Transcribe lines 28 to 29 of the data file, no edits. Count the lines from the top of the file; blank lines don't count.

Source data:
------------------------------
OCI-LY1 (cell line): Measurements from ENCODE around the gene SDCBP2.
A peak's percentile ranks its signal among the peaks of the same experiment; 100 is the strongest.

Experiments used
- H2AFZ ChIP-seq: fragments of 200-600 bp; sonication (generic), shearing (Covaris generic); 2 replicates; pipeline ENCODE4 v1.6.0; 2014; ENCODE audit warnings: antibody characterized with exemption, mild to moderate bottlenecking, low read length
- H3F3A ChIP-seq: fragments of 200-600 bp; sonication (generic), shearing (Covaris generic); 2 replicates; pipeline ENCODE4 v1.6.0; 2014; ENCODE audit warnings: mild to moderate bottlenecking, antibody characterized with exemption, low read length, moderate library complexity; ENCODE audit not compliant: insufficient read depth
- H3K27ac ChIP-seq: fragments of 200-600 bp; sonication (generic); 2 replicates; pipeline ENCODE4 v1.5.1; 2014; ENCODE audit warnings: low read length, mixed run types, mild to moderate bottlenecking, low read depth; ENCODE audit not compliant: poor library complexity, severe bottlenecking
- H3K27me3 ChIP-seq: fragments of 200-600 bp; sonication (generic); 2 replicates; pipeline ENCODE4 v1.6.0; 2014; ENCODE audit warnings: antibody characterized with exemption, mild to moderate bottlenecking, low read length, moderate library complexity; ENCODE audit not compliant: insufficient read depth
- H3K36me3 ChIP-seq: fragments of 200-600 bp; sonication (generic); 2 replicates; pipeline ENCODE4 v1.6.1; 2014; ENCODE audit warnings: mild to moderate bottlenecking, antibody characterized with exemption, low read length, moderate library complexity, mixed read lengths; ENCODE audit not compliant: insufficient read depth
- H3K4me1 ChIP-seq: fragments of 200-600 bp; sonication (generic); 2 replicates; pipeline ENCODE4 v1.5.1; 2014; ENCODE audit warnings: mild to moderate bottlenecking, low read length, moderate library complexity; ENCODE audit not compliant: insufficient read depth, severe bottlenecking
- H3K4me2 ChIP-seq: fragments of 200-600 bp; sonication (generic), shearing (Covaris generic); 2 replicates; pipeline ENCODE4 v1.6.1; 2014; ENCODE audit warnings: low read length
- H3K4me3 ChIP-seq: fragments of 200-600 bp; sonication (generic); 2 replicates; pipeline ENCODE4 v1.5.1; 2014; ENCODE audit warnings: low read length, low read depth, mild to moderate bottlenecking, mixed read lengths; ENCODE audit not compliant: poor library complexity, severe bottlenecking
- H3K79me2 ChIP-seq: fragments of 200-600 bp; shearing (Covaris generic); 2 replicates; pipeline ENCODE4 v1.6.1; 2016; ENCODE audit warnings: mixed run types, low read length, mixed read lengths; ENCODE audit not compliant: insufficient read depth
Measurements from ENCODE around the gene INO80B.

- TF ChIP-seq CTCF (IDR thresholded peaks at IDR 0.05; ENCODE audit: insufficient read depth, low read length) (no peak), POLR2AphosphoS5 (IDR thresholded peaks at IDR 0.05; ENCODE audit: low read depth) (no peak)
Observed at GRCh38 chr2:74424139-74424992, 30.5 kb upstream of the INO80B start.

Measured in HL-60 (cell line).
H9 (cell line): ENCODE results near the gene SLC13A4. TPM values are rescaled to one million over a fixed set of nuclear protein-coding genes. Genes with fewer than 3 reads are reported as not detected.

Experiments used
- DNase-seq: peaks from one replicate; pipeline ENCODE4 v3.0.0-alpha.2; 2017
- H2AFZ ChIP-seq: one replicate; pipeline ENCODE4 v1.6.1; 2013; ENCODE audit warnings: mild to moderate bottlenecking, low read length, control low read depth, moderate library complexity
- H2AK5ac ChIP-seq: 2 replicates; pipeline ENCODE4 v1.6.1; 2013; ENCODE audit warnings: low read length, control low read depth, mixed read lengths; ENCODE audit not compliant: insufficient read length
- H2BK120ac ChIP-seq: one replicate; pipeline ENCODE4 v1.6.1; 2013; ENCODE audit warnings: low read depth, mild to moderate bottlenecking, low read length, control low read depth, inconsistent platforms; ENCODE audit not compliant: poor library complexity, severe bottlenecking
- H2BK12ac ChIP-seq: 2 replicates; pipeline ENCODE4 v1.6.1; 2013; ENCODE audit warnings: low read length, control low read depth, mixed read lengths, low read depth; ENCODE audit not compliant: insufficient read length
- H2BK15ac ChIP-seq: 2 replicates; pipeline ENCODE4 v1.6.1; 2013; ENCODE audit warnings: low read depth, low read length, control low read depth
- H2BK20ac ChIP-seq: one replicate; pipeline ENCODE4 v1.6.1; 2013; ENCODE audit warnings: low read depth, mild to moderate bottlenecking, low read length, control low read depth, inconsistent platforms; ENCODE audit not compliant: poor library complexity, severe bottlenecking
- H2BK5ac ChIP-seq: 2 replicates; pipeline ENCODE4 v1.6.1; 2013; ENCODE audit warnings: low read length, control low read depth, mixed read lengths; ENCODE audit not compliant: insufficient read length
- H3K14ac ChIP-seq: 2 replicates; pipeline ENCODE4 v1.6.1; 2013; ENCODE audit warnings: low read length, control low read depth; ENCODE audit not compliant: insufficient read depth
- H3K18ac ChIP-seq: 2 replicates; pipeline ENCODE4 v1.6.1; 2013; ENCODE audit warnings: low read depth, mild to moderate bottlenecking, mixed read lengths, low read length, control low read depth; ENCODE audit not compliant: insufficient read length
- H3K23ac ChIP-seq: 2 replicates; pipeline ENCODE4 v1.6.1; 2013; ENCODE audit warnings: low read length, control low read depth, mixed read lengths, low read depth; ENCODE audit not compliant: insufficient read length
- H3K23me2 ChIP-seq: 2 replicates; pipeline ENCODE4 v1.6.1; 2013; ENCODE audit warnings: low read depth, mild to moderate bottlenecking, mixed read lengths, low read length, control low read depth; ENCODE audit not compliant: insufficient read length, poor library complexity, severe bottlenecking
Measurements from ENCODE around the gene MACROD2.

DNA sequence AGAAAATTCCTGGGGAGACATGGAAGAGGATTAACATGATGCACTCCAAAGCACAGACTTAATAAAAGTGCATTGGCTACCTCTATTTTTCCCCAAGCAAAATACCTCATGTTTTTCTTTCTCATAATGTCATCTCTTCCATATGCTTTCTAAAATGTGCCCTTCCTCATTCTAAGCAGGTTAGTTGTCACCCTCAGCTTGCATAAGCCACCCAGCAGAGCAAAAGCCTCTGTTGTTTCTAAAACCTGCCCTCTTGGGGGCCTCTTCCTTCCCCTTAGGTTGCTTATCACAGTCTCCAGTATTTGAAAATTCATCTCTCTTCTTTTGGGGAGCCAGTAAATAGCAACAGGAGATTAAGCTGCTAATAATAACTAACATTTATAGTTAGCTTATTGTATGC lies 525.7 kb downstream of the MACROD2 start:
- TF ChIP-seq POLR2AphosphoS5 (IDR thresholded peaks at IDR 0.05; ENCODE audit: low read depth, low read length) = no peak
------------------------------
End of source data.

- H3K18ac ChIP-seq: 2 replicates; pipeline ENCODE4 v1.6.1; 2013; ENCODE audit warnings: low read depth, mild to moderate bottlenecking, mixed read lengths, low read length, control low read depth; ENCODE audit not compliant: insufficient read length
- H3K23ac ChIP-seq: 2 replicates; pipeline ENCODE4 v1.6.1; 2013; ENCODE audit warnings: low read length, control low read depth, mixed read lengths, low read depth; ENCODE audit not compliant: insufficient read length